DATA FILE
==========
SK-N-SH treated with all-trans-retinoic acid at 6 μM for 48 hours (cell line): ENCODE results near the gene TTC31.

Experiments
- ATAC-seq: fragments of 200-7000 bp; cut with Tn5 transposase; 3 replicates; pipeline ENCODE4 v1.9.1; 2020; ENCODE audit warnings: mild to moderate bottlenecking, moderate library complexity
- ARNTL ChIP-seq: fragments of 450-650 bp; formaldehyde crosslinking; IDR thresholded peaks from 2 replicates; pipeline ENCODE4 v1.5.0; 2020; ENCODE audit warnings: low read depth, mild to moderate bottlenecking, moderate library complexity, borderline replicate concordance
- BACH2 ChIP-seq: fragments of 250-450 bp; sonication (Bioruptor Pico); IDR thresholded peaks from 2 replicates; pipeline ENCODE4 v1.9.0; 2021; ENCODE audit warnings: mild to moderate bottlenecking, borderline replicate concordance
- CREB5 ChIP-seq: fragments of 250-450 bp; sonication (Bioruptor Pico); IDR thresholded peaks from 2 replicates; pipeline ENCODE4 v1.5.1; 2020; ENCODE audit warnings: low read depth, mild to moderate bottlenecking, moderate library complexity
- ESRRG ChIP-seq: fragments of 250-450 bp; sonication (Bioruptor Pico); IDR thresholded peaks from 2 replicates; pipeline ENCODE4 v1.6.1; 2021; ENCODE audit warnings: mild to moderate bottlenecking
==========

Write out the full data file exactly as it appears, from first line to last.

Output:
SK-N-SH treated with all-trans-retinoic acid at 6 μM for 48 hours (cell line): ENCODE results near the gene TTC31.

Experiments
- ATAC-seq: fragments of 200-7000 bp; cut with Tn5 transposase; 3 replicates; pipeline ENCODE4 v1.9.1; 2020; ENCODE audit warnings: mild to moderate bottlenecking, moderate library complexity
- ARNTL ChIP-seq: fragments of 450-650 bp; formaldehyde crosslinking; IDR thresholded peaks from 2 replicates; pipeline ENCODE4 v1.5.0; 2020; ENCODE audit warnings: low read depth, mild to moderate bottlenecking, moderate library complexity, borderline replicate concordance
- BACH2 ChIP-seq: fragments of 250-450 bp; sonication (Bioruptor Pico); IDR thresholded peaks from 2 replicates; pipeline ENCODE4 v1.9.0; 2021; ENCODE audit warnings: mild to moderate bottlenecking, borderline replicate concordance
- CREB5 ChIP-seq: fragments of 250-450 bp; sonication (Bioruptor Pico); IDR thresholded peaks from 2 replicates; pipeline ENCODE4 v1.5.1; 2020; ENCODE audit warnings: low read depth, mild to moderate bottlenecking, moderate library complexity
- ESRRG ChIP-seq: fragments of 250-450 bp; sonication (Bioruptor Pico); IDR thresholded peaks from 2 replicates; pipeline ENCODE4 v1.6.1; 2021; ENCODE audit warnings: mild to moderate bottlenecking